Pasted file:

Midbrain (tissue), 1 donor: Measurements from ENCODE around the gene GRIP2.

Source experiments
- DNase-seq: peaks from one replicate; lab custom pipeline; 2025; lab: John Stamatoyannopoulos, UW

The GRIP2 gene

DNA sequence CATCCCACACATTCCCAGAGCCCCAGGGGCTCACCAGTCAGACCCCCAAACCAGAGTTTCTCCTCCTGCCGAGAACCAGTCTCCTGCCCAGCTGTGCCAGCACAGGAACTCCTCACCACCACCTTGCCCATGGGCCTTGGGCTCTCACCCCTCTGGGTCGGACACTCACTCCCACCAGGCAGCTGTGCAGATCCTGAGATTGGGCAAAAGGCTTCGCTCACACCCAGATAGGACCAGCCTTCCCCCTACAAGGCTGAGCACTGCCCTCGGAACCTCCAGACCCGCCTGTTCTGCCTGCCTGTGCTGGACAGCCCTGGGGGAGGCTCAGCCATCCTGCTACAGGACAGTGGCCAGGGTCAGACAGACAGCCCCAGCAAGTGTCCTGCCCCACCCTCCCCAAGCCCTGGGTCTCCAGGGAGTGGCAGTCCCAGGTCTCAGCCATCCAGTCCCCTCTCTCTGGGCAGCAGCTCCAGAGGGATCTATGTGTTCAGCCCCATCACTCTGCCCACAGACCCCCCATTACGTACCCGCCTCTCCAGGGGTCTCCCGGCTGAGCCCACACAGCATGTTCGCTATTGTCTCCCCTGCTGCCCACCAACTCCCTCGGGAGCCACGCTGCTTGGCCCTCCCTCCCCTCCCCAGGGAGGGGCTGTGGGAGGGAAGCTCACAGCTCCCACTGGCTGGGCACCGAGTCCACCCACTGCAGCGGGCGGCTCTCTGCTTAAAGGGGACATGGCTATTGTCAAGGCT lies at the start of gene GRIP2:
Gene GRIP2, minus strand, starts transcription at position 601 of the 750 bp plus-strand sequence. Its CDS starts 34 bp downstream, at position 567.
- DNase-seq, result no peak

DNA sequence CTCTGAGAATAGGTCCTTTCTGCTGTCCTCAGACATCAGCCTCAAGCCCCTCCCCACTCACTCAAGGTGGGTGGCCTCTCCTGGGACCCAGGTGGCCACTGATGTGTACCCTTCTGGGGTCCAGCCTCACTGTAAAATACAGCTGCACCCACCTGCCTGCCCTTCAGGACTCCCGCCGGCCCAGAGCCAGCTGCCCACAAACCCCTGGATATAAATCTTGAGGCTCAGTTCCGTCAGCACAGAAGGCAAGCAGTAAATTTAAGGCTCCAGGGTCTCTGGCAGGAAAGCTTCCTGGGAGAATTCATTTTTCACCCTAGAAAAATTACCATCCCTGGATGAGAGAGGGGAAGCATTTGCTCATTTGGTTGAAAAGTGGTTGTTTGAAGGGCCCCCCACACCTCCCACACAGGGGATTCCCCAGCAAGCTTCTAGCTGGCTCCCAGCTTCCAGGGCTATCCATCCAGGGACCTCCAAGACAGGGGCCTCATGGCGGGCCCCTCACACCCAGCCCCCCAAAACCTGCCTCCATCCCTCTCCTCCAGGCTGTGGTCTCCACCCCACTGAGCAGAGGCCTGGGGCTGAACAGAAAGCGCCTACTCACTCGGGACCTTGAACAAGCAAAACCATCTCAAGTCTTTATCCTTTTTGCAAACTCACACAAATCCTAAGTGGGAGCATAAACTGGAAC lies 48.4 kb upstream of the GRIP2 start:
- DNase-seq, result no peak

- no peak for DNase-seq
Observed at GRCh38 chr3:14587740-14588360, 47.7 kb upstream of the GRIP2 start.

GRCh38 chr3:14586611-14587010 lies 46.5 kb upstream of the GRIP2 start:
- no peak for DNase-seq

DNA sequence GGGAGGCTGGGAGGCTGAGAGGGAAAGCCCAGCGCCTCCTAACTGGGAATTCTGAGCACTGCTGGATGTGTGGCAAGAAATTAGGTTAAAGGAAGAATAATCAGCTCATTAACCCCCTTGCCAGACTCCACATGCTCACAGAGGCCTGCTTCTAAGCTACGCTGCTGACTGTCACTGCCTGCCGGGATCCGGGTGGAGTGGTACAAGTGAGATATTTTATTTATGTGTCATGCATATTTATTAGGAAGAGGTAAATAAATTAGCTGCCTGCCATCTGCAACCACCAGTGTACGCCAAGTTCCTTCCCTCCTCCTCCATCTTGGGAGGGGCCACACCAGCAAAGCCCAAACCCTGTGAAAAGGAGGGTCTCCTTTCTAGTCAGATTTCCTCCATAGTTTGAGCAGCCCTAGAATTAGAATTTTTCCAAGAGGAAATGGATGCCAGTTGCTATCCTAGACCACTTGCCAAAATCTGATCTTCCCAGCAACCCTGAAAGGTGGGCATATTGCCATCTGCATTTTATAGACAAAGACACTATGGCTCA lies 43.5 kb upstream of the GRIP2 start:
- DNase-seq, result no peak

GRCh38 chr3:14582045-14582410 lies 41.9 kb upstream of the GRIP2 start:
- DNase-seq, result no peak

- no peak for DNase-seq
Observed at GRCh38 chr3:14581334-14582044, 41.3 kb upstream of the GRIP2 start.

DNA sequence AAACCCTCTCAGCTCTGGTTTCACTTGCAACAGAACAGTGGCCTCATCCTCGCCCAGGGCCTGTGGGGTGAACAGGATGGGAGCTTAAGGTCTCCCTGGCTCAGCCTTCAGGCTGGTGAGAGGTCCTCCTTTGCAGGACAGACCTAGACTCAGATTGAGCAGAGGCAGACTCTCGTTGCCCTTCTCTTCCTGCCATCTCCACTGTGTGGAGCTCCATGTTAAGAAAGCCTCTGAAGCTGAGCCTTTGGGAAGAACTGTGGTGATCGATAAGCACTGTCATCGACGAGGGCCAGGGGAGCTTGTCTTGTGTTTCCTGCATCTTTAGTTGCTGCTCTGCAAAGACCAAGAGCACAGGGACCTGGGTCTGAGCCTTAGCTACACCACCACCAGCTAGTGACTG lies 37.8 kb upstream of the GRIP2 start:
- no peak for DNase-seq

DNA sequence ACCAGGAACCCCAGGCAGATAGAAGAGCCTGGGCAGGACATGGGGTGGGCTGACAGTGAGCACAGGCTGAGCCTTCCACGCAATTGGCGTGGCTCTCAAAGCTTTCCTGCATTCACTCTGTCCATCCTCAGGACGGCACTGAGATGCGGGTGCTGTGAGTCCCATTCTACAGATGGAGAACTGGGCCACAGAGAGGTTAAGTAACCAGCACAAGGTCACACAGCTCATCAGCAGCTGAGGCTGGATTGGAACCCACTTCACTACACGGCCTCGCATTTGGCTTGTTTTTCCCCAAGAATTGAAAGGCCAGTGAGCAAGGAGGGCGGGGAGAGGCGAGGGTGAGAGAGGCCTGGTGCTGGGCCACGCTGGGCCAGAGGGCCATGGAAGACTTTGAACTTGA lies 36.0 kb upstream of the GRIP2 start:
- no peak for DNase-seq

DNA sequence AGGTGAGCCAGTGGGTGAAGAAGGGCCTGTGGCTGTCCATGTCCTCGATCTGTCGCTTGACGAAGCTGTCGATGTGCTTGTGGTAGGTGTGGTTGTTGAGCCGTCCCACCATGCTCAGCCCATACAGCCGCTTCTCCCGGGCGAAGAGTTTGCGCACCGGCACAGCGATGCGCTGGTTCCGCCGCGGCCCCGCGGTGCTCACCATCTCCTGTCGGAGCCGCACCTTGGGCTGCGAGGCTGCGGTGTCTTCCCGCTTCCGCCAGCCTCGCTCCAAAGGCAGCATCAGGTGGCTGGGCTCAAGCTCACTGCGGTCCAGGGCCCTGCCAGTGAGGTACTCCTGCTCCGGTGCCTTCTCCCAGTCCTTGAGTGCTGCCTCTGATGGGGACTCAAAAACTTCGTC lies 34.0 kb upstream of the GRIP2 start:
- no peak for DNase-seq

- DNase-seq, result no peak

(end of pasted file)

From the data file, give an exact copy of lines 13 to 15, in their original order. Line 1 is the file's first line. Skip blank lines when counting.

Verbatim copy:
- no peak for DNase-seq

DNA sequence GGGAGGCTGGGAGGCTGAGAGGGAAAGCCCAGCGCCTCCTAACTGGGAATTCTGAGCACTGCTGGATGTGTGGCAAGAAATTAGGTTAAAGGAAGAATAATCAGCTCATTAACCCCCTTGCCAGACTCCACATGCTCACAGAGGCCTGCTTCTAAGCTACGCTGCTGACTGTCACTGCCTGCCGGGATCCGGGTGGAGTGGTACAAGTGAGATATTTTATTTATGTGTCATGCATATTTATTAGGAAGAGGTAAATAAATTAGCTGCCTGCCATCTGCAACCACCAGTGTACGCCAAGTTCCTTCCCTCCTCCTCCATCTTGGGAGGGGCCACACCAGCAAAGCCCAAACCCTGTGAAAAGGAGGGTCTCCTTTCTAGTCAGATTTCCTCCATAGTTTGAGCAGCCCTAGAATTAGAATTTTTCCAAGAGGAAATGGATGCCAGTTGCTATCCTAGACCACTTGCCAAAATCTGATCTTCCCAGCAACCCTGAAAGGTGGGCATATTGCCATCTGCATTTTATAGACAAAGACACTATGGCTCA lies 43.5 kb upstream of the GRIP2 start:
- DNase-seq, result no peak